How much engineering can go into a little piece of hardened steel?
If your tire company makes studded winter tires and has a target of 10 per cent improvement in tire performance each year, a lot, apparently.
Among the many enhancements to the Nokian Hakkepeliitta 9 winter tire, due out this fall as a replacement for the respected Hakkepeliitta 8, is the latest generation of studs.
For the H9, as it’s called internally, the stud gets two new shapes, a new mounting scheme and two different sizes. For the first time, you get different studs on the outside of the tread than on the inside.
Matti Morri, the Nokian Tyres engineer known to staff as Mr. Tire, said his team targeted improvements in road noise, handling, braking and acceleration. One of the first areas they focused on were the studs.
What his team found were two deficiencies in the previous design, which included a hardened metal stud sticking out from a round mounting flange. Looking at the photo, you can see the square corner on the outside of the flange prevented full penetration into the ice. On the right is the new stud, with bevelled edges to ensure it’s the stud digging into the ice rather than the flange skipping across it.
The bevels are on all sides of the stud flange, to allow the same penetration whether the tire is stopping, starting or steering.
Next, his team looked at the stud itself, and decided the shape of the previous stud was excellent for acceleration and braking, but less than ideal for the side forces generated when steering. A star-like shape was born, but only for the outside of the tread. Studs on the inside of the tread would get the previous trapezoidal shape.
Studs on the outside, in addition to a different shape, are also a shade longer for improved grip.
All studs are equipped with a soft layer behind the mounting flange that allows them to be compressed into the tread when contacting hard pavement, reducing both road noise and wear and tear to the road surface.
The rubber itself gained some improvements, both in tread design and in the compound used for the tread surface. The compound is called Green Elastomeric Plasticizer, and employs a significant percentage of canola oil, giving the H9 a distinct Canadian connection.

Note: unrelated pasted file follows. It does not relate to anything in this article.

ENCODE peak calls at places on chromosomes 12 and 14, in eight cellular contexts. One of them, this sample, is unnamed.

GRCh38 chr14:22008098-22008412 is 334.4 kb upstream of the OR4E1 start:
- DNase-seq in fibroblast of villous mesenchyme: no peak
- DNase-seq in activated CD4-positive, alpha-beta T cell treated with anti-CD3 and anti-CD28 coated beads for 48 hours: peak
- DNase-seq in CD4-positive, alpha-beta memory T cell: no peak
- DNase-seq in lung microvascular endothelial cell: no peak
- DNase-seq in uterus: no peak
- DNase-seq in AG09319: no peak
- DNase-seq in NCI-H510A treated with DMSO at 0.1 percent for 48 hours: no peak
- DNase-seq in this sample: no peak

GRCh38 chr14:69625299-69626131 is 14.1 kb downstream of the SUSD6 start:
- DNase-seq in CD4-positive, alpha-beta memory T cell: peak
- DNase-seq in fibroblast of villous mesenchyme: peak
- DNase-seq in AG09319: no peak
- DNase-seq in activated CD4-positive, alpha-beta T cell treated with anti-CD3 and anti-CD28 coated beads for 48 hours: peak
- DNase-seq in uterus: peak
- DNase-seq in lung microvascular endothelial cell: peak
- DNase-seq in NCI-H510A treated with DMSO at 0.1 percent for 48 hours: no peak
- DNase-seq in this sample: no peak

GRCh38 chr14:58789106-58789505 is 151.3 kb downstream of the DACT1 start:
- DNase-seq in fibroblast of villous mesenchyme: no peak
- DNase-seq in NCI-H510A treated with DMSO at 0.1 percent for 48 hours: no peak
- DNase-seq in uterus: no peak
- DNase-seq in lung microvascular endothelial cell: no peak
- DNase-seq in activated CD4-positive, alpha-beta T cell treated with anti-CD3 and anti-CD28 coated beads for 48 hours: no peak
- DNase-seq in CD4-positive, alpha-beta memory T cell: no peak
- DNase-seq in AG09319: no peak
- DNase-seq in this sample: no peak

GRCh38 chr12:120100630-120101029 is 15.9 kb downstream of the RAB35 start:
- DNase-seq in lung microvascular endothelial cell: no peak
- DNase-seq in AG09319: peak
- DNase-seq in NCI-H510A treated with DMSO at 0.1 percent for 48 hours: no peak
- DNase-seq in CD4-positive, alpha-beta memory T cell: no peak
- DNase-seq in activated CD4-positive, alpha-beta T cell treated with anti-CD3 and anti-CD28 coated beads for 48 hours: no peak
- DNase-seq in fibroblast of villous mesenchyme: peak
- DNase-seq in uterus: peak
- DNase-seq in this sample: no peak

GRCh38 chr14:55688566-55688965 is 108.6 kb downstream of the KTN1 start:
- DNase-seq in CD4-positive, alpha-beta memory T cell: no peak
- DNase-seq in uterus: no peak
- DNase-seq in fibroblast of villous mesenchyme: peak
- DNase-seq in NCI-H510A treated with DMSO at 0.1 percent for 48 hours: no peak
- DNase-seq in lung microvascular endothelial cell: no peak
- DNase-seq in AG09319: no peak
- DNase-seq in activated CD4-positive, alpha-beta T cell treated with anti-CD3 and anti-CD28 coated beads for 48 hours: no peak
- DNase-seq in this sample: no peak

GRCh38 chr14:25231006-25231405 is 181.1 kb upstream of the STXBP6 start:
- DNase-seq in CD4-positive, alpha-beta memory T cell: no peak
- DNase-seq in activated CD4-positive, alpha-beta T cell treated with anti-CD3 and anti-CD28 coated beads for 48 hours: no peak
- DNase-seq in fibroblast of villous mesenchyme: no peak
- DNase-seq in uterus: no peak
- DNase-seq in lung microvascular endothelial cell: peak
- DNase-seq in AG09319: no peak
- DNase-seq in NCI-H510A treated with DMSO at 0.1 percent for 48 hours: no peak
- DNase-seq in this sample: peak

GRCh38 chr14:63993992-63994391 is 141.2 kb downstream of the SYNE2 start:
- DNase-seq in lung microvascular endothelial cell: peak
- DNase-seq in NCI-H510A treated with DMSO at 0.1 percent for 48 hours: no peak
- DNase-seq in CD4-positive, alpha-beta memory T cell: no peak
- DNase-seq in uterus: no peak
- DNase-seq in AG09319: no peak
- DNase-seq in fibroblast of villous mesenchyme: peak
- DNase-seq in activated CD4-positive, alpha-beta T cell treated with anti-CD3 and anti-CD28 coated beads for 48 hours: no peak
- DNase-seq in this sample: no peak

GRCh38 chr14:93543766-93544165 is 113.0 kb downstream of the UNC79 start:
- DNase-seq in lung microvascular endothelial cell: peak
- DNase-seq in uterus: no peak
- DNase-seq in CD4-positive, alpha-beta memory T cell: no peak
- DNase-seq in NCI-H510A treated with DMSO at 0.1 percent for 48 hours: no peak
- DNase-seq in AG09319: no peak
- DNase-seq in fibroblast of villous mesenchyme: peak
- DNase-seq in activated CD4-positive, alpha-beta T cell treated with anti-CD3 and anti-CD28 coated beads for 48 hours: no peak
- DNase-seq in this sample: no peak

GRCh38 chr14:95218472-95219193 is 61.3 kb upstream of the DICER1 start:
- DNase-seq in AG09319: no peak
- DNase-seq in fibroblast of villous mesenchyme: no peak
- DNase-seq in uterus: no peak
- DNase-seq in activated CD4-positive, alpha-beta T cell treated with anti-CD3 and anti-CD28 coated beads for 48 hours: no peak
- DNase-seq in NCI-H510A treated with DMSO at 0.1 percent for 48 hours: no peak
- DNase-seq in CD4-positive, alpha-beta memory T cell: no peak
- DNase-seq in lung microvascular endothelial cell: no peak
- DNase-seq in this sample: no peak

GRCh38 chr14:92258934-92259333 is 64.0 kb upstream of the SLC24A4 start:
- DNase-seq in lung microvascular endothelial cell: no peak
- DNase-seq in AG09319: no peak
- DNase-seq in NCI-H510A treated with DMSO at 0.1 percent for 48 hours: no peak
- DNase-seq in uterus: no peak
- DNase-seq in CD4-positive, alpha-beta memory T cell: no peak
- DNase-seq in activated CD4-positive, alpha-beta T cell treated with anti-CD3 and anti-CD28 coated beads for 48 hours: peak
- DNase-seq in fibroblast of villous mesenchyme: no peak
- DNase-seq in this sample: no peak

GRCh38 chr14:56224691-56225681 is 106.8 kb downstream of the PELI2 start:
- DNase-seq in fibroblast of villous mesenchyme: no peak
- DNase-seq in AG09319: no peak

The oil doesn’t come from Canadian canola, but canola wouldn’t exist without the efforts of two University of Manitoba researchers, Baldur Stefansson and Keith Downey, who bred canola from the rapeseed plant to produce a crop that would provide an edible cooking oil.
That new compound improves its cold-weather flexibility.
The sipes on the H9 are also different. Typically, sipes — those narrow slits in tread blocks that give winter tires their grip — are cut to the edges of the tread block. Morri said that kind of siping creates movement, called tread squirm, that impairs a tire’s handling.
The sipes still open to create additional sharp corners for grip, but don’t move as much laterally. There are also V-shaped slits moulded into certain tread blocks that Nokian calls snow boosters, helping grip loose snow. As well, the SUV-rated tires are slightly different than the passenger-car tires, with small bridges between tread blocks that Morri said act to further reduce tread-block movement.
Cut into a certain part of the inner tread are the numbers eight, six and four, as well as a snowflake. Each number will disappear as the tire reaches 80, 60 and 40 per cent tread life. Finally, when the snowflake disappears, the tread is finished and it’s time for new tires.
Our visit to Nokia, a suburb of Tampere, included a tour of the factory where workers were still cranking out Hakkepeliita 8 tires. It was a fascinating education in the complex system that is a tire.
It’s called a system because it not only includes various parts — steel wire formed into belts and beads, polyester fabric — but also different rubber compounds that come together to create what looks like one seamless piece of rubber.
First, anything that’s not rubber must first be coated in rubber before it can be integrated into the tire. The bead — that collection of wires running around the inside circumference where the tire meets the rim — is moulded into what’s called the arch, which forms the base for the tire’s sidewalls.
In the H9, that piece is in turn embedded into a clinch compound, which Morri said improves contact with the rim and reduces the likelihood of the bead separating from the rim and losing air pressure.
The rubber compounds in various parts of the tire are chosen for durability depending on what that part of the tire does. Sidewalls must be flexible to absorb shock and steering forces, base layers must be durable to resist puncture, treads must be softer to maintain grip and the inner surfaces have to be strong to retain shape.
How does all this translate into on-ice performance? Our visit to Finland included a trip to Ivalo, a town 300 kilometres north of the arctic circle, and nearby Lake Pasasjarvi, where we put the tires to the test on a series of tracks plowed onto the frozen lake surface.
The cars were Audis, either Q5 SUVs or RS4 sports cars. While it was unfortunate the cars were programmed to lock out defeating the stability control — this was primarily an event for Nokian dealers, not automotive media — the combination of the new H9 tires and stability control meant despite some slick corners, you could take them at speed and stay on track.
Stability control needs maximum grip to work effectively, and the H9s delivered.